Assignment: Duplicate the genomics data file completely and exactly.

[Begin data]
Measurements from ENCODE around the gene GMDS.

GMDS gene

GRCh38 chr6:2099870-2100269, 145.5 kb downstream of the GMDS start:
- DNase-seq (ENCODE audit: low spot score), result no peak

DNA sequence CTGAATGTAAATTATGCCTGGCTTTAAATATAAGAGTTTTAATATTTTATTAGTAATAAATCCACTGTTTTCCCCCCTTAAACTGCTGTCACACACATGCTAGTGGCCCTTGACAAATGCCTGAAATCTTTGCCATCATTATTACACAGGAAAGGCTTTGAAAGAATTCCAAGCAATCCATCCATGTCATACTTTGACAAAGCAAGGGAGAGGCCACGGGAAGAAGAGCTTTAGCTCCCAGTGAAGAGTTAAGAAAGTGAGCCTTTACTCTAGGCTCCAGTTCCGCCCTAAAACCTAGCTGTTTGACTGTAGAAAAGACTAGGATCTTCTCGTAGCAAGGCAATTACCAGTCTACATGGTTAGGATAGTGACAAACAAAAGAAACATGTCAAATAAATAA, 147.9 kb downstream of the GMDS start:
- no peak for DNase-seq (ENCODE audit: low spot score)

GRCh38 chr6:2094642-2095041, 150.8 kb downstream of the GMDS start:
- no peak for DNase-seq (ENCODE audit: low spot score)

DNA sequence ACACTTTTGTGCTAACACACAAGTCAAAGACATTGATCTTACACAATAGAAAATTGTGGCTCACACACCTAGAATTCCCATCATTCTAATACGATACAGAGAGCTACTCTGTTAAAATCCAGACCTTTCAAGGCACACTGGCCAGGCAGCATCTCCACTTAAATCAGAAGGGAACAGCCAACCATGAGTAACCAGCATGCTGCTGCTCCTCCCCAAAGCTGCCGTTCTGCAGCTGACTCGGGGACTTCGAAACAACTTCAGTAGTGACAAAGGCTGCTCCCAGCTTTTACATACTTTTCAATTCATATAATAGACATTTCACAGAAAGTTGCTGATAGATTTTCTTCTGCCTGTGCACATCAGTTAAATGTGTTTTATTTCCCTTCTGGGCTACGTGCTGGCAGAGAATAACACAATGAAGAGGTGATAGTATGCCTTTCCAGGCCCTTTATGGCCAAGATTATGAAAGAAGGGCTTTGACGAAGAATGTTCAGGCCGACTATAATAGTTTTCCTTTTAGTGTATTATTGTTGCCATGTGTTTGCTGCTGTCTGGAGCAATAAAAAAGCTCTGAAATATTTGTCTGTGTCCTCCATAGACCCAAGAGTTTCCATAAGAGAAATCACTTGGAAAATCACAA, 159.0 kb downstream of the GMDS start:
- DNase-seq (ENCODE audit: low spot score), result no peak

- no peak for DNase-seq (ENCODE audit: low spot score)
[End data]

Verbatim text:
Measurements from ENCODE around the gene GMDS.

GMDS gene

GRCh38 chr6:2099870-2100269, 145.5 kb downstream of the GMDS start:
- DNase-seq (ENCODE audit: low spot score), result no peak

DNA sequence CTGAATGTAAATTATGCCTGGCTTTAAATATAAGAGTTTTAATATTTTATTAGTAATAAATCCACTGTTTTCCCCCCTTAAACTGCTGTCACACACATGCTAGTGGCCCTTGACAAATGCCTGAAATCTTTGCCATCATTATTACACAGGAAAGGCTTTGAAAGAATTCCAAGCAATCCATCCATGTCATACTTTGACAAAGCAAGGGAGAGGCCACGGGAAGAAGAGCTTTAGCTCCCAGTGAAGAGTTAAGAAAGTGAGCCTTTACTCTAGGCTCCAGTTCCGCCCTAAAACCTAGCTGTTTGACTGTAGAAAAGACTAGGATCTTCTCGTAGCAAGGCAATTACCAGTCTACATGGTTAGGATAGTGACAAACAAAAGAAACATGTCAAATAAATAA, 147.9 kb downstream of the GMDS start:
- no peak for DNase-seq (ENCODE audit: low spot score)

GRCh38 chr6:2094642-2095041, 150.8 kb downstream of the GMDS start:
- no peak for DNase-seq (ENCODE audit: low spot score)

DNA sequence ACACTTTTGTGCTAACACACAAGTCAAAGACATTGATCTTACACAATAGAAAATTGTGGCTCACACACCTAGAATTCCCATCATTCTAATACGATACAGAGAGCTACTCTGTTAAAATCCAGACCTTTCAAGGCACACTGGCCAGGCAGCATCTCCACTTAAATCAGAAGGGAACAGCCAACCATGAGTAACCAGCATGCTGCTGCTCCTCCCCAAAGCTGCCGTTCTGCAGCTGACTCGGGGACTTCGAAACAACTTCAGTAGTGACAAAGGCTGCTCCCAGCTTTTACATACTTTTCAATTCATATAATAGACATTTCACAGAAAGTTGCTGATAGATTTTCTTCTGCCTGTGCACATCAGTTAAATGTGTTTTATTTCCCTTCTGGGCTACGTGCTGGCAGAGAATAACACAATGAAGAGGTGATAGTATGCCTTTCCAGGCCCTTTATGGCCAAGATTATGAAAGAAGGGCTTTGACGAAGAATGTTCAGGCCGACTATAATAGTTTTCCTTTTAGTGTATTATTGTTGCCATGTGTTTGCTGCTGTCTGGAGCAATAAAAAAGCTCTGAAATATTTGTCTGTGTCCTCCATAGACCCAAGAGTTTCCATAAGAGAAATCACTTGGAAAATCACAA, 159.0 kb downstream of the GMDS start:
- DNase-seq (ENCODE audit: low spot score), result no peak

- no peak for DNase-seq (ENCODE audit: low spot score)